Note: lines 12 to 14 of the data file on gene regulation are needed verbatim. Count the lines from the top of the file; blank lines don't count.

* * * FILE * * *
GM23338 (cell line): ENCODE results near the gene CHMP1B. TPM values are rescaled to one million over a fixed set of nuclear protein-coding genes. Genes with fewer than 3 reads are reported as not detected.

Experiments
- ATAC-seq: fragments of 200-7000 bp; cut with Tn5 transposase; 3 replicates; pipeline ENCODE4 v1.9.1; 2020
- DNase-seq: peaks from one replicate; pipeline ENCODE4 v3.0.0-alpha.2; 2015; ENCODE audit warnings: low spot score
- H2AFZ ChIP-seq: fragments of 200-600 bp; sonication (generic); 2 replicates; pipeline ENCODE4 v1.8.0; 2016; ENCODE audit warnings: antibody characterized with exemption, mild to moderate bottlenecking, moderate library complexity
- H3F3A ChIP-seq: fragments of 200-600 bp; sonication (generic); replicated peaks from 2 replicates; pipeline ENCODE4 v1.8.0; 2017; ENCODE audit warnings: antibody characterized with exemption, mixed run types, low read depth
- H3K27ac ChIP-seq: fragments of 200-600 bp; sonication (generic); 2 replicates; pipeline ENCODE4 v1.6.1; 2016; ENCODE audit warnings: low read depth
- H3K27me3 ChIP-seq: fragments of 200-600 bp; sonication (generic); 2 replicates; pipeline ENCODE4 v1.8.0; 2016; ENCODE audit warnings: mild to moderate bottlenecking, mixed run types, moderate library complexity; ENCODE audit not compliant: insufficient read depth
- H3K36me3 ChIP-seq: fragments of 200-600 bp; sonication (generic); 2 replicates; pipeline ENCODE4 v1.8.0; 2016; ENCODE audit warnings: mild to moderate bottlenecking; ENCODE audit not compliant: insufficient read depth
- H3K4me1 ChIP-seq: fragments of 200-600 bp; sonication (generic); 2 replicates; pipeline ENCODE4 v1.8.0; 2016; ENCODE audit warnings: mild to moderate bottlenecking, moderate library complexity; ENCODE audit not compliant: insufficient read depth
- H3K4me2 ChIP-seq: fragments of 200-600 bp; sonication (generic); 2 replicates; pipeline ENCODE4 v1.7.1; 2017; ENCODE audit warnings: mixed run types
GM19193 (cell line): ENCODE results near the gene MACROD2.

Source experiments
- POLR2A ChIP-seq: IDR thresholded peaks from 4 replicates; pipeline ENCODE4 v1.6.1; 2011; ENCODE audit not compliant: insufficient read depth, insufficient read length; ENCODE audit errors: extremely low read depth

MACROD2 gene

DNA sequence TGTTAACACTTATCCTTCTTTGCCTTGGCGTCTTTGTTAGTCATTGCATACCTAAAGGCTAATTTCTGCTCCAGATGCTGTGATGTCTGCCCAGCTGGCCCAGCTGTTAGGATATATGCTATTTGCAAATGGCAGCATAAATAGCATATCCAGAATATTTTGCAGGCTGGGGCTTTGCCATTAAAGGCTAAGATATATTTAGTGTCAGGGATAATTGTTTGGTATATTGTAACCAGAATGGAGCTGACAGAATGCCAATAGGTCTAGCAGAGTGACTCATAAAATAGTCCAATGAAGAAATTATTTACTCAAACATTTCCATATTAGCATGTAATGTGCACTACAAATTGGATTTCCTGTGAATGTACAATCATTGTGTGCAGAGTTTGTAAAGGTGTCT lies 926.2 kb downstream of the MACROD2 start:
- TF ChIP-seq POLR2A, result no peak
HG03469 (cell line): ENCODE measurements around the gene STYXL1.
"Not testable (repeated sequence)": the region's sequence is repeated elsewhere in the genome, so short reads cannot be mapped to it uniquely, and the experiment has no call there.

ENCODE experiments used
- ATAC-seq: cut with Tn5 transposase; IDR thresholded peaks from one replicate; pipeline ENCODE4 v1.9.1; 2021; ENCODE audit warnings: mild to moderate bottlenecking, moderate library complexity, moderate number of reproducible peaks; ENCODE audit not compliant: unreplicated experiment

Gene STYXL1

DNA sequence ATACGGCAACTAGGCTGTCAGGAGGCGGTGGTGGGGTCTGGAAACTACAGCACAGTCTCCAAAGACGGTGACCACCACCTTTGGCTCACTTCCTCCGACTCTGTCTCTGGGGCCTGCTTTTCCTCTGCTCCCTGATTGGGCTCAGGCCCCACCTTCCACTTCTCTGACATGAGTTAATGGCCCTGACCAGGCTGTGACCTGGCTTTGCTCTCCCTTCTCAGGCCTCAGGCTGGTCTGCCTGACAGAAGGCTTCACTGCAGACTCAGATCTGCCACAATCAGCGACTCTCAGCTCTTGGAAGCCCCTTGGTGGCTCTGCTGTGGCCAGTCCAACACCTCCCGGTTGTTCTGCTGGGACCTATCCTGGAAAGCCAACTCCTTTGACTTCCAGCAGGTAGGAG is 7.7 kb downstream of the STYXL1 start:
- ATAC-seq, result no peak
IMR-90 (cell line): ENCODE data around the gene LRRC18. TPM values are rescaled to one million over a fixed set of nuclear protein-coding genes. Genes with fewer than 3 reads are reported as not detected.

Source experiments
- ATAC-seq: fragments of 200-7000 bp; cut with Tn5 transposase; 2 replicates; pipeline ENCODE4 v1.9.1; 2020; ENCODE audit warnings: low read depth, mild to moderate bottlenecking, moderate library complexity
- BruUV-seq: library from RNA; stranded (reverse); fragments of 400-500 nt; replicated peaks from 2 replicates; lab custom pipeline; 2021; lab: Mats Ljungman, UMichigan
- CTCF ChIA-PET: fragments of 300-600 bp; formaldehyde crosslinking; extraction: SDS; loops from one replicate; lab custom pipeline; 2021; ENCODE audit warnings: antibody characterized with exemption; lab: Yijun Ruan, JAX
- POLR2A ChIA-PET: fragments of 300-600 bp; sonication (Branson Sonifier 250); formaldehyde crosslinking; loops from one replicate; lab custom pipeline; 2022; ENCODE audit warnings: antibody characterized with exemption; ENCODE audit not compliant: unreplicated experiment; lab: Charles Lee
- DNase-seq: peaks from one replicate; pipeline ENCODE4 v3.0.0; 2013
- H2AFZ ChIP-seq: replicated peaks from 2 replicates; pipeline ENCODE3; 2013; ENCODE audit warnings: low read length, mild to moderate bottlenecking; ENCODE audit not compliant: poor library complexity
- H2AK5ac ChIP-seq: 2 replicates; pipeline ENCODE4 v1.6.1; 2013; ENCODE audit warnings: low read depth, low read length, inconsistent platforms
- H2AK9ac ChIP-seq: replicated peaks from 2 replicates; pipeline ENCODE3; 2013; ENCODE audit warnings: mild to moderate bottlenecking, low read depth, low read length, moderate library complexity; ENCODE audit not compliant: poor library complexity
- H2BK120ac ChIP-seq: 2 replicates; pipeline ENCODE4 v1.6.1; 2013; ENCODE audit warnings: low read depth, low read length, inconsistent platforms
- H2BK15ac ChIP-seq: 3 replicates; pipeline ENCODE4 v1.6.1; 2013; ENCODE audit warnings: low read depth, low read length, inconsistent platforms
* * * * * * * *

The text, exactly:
GM19193 (cell line): ENCODE results near the gene MACROD2.

Source experiments
- POLR2A ChIP-seq: IDR thresholded peaks from 4 replicates; pipeline ENCODE4 v1.6.1; 2011; ENCODE audit not compliant: insufficient read depth, insufficient read length; ENCODE audit errors: extremely low read depth